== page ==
I’m annoyed with Cybex for designing a faulty product, especially when it’s one that people are trusting to carry their baby around in—and let’s not forget Cybex had their share of recalls this year. However, I’m more annoyed with Giggle, the store where the carrier was purchased.
See, we didn’t just walk in and purchase the carrier one day with cash and leave no trace of the purchase—we registered for the item, so there’s a digital history of us receiving this carrier. Knowing that this item was purchased for us and knowing my email from initially registering at the store, why would Giggle not do their customers a favor and email them news about the recall? I wouldn’t blame Giggle for carrying the broken carrier, but I do blame them for not taking the extra step to send an email to customers who may have received this carrier. It would make me believe they truly have the best interest of their customers’ families in mind—specifically the babies for whom all their merchandise is intended. Trusting a brand would certainly encourage me to return to their store in the future.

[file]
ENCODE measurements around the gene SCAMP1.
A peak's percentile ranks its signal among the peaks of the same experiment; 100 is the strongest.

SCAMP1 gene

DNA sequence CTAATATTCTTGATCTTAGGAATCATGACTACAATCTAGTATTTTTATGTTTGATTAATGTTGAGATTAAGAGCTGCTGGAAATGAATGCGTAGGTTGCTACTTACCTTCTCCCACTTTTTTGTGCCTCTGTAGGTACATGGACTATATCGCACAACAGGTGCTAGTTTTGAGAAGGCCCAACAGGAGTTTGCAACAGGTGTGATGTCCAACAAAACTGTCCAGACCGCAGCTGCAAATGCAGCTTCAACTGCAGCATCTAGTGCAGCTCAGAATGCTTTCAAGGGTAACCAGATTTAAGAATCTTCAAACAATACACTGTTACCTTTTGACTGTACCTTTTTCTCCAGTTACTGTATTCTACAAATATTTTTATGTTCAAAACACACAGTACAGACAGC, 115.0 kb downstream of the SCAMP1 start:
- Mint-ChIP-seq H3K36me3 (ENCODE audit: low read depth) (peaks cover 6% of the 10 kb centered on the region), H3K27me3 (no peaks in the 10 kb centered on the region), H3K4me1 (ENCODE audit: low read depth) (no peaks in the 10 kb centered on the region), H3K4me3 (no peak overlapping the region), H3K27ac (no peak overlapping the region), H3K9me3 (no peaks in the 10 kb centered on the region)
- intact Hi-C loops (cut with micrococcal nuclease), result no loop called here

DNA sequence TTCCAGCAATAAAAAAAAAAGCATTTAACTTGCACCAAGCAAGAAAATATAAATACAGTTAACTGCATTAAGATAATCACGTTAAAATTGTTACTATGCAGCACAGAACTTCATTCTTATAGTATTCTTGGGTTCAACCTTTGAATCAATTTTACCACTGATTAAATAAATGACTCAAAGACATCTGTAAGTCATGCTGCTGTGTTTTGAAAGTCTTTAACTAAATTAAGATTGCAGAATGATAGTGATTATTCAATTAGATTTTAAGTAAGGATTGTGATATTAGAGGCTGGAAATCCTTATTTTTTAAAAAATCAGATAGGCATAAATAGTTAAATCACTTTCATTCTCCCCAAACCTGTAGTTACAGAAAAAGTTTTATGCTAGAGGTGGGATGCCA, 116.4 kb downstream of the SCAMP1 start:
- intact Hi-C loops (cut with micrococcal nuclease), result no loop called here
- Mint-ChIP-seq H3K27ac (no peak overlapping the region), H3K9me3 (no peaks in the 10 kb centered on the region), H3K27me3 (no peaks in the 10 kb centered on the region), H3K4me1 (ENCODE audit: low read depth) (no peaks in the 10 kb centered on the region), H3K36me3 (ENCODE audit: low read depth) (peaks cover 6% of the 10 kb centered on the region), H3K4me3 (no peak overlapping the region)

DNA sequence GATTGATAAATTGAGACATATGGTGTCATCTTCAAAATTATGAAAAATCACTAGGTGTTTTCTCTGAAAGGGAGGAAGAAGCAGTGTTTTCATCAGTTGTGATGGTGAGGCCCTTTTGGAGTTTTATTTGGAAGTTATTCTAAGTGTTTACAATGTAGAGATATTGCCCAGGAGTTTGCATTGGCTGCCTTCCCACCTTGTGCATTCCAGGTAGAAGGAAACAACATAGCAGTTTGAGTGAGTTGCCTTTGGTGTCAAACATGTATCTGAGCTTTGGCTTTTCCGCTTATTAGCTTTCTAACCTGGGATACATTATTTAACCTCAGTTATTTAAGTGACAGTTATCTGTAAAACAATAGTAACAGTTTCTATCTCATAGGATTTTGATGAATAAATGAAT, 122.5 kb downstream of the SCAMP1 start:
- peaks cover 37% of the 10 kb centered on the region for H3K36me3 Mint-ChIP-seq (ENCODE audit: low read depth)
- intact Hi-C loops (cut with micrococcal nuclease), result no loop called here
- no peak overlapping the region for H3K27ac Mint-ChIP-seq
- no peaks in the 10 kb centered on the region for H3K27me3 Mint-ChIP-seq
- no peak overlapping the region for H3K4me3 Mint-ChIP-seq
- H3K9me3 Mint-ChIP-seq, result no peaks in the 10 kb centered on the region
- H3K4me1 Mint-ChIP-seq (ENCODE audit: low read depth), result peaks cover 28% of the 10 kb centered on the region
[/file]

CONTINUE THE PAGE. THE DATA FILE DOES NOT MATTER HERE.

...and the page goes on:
Small actions can really make an impact on a brand—either negatively (in this case by ignoring this recall and not alerting customers) or positively (by letting your customers know about the hazard). Next time you’re equipped with the information to do your customers a favor, I’d suggest making the extra effort; when you do, you’ll find your customers will be more likely to return to you in the future.
This post is part of a month long blogging exercise inspired by Seth Godin.Filed under interaction design | Comment (0)